Despite all the hysterical “heat wave” and drought reports being put out to the public by the media, the Northern Hemisphere as a whole is in fact not at all that much warmer than the mean since 2000.
Chart source: Dr. Ryan Maue.
According to Dr. Ryan Maue, northern hemisphere temperature anomaly was zero on July 30 and the northern hemisphere land surface anomaly was actually -0.20°C.
Cold hurricane development zone surprises
The Atlantic hurricane development zone off the coast of West Africa saw unusually cold surface temperatures, compelling Dr. Maue to characterize as something he “didn’t think was possible in mid-July” and remarked how the the 26°C isotherm almost reached the 10°N latitude!
Chart source: Dr. Ryan Maue
“Extreme cold ocean signal”
Little wonder that no hurricane development is foreseen out in the Atlantic for the next 10 days or so.
Maue also tweeted in addition: “This extreme cold ocean signal should be investigated as related to the ‘global heat wave.’”
Atlantic cold “weird”
The development of the Atlantic over the past year shows just how unpredictable weather and climate factors can be. Maue compared 2018 to last year, 2017, adding here: “The tropical Atlantic sea surface temperatures are 1.5-2.5°C cooler…The magnitude of this local change is equivalent to the flip between El Niño & La Niña in the Pacific. Weird.”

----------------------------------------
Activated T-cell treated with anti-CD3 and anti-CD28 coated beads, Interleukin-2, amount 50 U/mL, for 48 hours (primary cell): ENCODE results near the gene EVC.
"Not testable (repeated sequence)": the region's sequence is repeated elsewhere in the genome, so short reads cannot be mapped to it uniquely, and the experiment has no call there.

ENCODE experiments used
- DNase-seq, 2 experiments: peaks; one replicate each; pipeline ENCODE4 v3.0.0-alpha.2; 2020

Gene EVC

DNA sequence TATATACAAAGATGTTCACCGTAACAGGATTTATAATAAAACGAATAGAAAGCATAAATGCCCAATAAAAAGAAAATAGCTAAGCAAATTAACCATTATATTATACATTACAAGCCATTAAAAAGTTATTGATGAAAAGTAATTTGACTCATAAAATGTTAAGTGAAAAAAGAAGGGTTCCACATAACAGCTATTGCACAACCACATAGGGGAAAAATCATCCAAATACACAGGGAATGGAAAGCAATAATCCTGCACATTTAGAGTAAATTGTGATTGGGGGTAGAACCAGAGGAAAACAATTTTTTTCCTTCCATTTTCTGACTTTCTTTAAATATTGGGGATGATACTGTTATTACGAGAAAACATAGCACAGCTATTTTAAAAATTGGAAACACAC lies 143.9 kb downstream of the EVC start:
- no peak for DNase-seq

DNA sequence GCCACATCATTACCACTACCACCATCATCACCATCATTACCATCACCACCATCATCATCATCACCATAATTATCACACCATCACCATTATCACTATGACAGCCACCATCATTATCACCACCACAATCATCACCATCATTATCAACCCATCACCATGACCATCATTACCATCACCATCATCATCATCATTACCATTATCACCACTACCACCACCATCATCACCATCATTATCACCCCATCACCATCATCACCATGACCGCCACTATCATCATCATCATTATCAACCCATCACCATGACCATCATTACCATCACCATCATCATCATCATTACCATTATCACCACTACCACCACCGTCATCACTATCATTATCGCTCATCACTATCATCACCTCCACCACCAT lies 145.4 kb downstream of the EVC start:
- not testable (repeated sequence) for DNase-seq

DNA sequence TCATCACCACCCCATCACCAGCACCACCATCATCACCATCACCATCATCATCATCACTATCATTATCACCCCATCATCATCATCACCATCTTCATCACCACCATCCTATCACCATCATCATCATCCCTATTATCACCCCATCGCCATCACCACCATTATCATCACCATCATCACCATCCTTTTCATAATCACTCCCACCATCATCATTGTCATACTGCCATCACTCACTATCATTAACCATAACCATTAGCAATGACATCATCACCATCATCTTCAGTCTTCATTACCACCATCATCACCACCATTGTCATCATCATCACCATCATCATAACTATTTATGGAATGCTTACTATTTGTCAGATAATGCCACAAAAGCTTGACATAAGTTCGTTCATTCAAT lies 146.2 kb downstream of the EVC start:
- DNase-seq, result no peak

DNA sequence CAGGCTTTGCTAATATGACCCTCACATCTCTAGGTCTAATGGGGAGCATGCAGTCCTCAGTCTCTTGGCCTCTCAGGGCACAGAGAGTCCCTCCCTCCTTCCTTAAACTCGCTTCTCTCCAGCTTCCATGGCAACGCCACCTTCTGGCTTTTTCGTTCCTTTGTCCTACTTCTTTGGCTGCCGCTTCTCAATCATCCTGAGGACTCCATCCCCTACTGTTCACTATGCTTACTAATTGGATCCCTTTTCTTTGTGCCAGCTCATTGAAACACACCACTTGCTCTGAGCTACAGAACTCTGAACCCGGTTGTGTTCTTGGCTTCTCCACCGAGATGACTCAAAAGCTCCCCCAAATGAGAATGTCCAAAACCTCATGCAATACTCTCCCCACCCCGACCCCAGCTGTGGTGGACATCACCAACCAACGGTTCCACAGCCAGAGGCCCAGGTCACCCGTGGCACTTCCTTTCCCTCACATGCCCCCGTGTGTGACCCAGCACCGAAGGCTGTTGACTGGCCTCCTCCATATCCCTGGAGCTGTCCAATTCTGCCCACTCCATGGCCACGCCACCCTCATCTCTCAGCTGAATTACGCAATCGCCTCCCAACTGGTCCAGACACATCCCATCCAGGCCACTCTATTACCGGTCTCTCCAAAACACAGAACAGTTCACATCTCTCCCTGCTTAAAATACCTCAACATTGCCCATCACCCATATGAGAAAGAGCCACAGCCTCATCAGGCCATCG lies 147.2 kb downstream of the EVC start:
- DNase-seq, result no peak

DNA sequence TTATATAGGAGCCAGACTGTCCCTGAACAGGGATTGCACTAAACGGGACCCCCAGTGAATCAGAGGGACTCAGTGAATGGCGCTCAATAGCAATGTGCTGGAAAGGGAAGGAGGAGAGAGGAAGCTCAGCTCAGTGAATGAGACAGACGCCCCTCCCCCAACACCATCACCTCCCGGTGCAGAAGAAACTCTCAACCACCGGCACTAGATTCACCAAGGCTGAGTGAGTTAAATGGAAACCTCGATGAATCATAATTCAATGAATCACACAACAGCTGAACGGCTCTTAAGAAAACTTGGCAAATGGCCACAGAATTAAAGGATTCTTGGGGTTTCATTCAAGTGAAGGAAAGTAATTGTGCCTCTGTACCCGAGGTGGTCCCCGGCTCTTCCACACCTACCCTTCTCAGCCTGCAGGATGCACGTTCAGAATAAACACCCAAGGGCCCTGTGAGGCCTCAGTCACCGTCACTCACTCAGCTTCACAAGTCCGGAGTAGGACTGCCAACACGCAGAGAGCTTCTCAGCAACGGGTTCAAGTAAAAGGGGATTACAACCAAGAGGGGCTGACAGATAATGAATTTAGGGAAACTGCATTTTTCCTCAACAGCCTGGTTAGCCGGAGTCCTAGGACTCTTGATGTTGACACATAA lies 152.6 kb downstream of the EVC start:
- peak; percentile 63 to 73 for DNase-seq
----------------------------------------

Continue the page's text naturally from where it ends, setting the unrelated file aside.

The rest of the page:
Whopping rebound in Arctic sea ice volume
Japanese blogger Kirye, who by now you are all getting to know quite well, plotted the recent Arctic sea ice volume data from the Danish Meteorological Institute (DMI).
This year the Arctic sea ice volume is showing very impressive growth:
As the chart above depicts, Arctic sea ice volume is near a 15-year high, is more than a 1000 km3 above normal, and over 3000 km3 over the 2012 minimum.
One reason for this is the unusually cold North Atlantic around Greenland, which acts to put the brakes on the summertime Arctic ice melt.
Greenland surface mass budget surges
Greenland itself has been seeing a jaw-dropping surface mass budget increase in its snow and ice sheet:
Massive snowfalls over Greenland have far outweighed melt thus far this summer! Above chart source: DMI.
Greenland’s current mass balance (lower chart, blue curve, was at some 580 gigtonnes, or about 175 gigatonnes above the mean and approximately 500 gigatonnes over the low recorded in 2012.
Arctic temperature this summer, according to the DMI, has also been below normal.
Chasing regional heat
So with all the cold out in the Atlantic and surging Arctic sea ice, growing Greenland snow mass along with the absence of hurricanes, it’s little wonder that global warming climate ambulance chasers are keeping narrowly focused on a few regionally isolated “heat waves” and local droughts.
August 3, 2018 at 09:12AM